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You can modify whatever you like. Just grab the source rpm (or pure source), modify it, rebuild it, and then install it. You can do this with the vast majority of packages on most linux distros. There are a few packages that the source is not available (mostly drivers, nvidia, etc).
I just wana know something. IN unix, we have regular files. THere are two types of regular files : 1) Text files and 2) Binary files
MY question is what are the example of binary files in Unix system. Where are the locations ( few examples will do )
If you look in /usr/bin you will see loads of binary and executable files. Note that not all binaries are executable and not all executables are binary (a shell script would be an example of the latter).
If nt mistaken, in /bin ... there are many binary files,issit? for example is /bin/echo a binary file .
Yes. If you want to see loads more try
at a terminal and you'll get a long list of binaries.
If yes, y do they made is as binary file. Y not make is normal text file, so that we can able to modify whateva unix commands for fun.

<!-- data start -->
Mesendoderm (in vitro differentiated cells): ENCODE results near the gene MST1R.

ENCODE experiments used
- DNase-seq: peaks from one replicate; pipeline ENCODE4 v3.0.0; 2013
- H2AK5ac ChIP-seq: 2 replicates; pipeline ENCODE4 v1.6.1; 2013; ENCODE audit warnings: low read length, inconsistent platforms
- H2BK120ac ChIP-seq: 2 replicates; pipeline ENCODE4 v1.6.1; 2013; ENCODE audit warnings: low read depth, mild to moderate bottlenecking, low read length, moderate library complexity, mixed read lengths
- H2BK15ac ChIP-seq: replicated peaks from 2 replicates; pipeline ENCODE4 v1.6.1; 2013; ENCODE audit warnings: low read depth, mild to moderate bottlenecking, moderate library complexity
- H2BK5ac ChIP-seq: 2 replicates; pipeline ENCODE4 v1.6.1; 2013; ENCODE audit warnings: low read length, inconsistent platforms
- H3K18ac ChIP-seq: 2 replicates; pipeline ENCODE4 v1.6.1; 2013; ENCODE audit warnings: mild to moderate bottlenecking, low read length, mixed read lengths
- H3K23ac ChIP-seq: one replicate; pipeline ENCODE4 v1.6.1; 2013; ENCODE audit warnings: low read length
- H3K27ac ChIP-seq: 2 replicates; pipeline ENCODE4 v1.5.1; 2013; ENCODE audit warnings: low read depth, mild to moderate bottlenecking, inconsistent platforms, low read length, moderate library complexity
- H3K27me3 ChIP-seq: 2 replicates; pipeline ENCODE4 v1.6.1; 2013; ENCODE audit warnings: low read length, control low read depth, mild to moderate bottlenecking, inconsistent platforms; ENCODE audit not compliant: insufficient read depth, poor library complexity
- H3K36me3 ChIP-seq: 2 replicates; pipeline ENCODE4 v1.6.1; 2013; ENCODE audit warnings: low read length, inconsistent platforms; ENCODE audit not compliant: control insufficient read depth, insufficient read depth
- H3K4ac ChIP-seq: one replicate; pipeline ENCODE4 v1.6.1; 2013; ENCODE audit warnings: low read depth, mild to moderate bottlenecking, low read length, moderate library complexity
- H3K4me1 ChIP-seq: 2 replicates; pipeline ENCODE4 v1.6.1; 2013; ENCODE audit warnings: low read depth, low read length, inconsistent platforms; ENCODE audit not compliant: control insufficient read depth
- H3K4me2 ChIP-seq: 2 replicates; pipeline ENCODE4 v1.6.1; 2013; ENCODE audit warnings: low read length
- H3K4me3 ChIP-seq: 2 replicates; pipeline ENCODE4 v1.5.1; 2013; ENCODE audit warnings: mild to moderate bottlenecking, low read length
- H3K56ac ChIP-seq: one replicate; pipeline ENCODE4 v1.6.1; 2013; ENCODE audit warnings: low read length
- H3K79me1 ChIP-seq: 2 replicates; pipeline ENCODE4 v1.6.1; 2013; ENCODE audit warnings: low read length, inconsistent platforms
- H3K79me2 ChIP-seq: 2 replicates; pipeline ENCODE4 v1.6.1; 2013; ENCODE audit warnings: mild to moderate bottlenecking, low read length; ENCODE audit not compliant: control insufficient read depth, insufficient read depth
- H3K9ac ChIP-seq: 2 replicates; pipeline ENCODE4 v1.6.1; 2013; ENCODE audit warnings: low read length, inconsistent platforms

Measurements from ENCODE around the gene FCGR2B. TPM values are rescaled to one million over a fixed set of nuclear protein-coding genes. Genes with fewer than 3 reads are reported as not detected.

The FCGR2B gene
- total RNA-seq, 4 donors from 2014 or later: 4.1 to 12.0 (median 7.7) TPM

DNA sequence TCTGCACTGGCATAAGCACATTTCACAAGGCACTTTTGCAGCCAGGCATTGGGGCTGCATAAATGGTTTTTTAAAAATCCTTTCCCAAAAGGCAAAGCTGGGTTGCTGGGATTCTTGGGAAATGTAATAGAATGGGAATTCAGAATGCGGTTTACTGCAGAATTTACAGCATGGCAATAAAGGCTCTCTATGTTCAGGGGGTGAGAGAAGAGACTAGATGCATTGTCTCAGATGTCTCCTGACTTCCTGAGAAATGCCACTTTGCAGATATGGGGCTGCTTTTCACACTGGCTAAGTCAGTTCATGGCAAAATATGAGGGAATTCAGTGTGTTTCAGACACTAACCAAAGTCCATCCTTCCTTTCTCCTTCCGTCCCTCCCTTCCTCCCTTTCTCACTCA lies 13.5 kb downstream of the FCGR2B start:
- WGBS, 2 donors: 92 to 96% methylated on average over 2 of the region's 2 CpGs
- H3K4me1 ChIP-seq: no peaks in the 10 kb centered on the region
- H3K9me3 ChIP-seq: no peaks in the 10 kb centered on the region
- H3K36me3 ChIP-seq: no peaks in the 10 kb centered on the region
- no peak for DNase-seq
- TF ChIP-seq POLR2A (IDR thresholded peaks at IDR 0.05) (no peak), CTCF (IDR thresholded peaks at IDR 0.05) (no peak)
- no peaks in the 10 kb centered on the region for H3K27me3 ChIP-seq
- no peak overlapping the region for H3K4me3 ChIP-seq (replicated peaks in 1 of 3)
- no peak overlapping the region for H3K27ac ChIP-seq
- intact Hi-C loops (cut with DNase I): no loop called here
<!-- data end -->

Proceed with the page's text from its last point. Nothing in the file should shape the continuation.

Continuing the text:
Not just in *nix but in all computers, most commands are compiled from source code (which can be written, edited and understood by [some] humans) and turned into binary code in a form that computers understand. If you want to change a command, then you can get the source code (this is possible in linux but not usually possible in Windows or Mac stuff) and play with it all you want and then recompile and voilą, you have a new and improved command.
Actually, there is only one kind of file in any operating system: binary files. A "text" file simply has characters in it that are human readable. A "binary" file has data that is encoded so that a computer program can efficiently interpret the information inside.
An interesting *nix comand is 'file'. It will tell you what a file is based on know patterns, usually headers or the first couple of bytes in the file. Try it: 'file /etc/passwd' or 'file /usr/bin/bash' and see what it tells you.
Bottom line is, they are all simply files - streams of bytes.
ok, how bout hardlinks. base on my understanding, Linux files don't actually live in directories. They are assigned an inode number, which Linux uses to locate the physical files.
So my question is,
when u ls -il
155719 -rw-r--r-- 1 john users 0 2009-02-02 23:13 data1
155720 -rw-r--r-- 1 john users 0 2009-02-02 23:13 data2
155721 lrwxrwxrwx 1 john users 5 2009-02-02 23:13 data3 -> data1
we have three files. I created a symbolic link based on data1. So does it mean that, data1 and data2 are hardlinks???( Y i say data1 and data2 are hardlinks, because the physical file is in somewhere, it uses the inode number to get to the physical file).
Am i correct here???? please advice..
Last edited by john83reuben; 02-02-2009 at 10:18 AM.